NHS staff have once again marched in central London demanding a 15% pay rise.
Campaigners smeared fake blood on themselves and lay on the street pretending to be dead in order to get their message across.
Many of them, who wore scrubs or other NHS uniforms, held banners which read “stop clapping, start paying,” “640 healthcare workers dead, blood on their hands” alongside images of Prime Minister Boris Johnson and other cabinet members.
The workers, who held a similar protest on the 27 August where they also used fake blood, marched from BBC Broadcasting House in Portland Place to Trafalgar Square through central London.
The 'March for Pay' protests come after nurses were excluded from the wage increase for around 900,000 public sector workers announced in July because they are in the final year of a three-year agreement.
The pay increase does not apply to junior doctors after they agreed on a four-year deal last year.
Alia Butt, 33, an NHS psychotherapist in Essex and chair of Nurses Staff Voices, said: “We have simply had enough.
“The money is there. They are simply just not providing it to NHS staff. It turns out that the only way to ensure the NHS is able to continue to function is by the sheer force of organising.”
She added: “The Government clearly has not got a clue about what it is doing and that is very scary. Nurses saved the lives of the Prime Minister. What more do we need to do to get paid properly? It’s bizarre.”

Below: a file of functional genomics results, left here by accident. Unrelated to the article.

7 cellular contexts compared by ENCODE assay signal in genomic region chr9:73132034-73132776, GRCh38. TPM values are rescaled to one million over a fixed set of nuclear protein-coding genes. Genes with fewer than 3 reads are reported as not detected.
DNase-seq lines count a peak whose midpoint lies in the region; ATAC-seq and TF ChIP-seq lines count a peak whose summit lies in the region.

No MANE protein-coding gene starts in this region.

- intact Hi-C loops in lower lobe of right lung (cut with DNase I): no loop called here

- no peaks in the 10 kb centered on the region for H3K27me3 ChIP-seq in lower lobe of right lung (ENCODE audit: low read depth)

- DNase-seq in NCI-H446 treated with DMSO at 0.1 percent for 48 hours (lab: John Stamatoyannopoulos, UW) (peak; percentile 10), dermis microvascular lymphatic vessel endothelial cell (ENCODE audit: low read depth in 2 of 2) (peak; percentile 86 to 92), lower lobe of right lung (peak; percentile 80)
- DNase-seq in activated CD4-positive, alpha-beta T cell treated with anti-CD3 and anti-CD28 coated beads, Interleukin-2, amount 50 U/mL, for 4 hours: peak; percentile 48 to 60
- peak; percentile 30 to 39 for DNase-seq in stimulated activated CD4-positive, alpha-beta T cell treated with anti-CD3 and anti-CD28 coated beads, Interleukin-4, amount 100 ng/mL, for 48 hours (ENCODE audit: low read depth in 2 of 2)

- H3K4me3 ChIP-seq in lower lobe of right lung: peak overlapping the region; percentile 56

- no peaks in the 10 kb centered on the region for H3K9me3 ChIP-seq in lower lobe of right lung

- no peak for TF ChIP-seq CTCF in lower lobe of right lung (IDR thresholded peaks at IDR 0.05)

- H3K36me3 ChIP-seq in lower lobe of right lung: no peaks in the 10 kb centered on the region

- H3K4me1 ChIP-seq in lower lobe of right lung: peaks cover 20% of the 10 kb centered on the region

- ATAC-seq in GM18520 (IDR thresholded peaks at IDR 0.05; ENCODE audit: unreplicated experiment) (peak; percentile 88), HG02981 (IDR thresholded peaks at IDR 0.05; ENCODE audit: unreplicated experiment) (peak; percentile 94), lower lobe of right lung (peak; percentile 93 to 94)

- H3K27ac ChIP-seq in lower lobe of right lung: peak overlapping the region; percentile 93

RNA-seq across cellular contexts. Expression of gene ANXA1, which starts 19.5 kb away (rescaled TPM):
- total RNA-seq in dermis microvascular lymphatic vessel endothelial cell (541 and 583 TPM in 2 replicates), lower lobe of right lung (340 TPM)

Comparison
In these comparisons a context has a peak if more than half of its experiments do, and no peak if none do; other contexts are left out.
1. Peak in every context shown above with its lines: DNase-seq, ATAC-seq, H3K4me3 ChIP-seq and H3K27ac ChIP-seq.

Jordan Rivera, 43, an occupational therapist in Hackney, east London, said NHS workers are emotionally and physically tired, many are living paycheque to paycheque and the situation they have been left in is “outrageous”.
She said: “Working that hard when you are already exhausted from fighting the pandemic is an outrage.
“How can we be expected to work through a second wave when we are physically and emotionally exhausted and on top of that, we are worried about paying our bills?”
Demonstrators began the march after a two-minute silence in honour of 640 healthcare workers who have died during the pandemic.
Protests calling for a 15% increase in pay for NHS workers were also held in Manchester, Sheffield, Brighton and Bournemouth.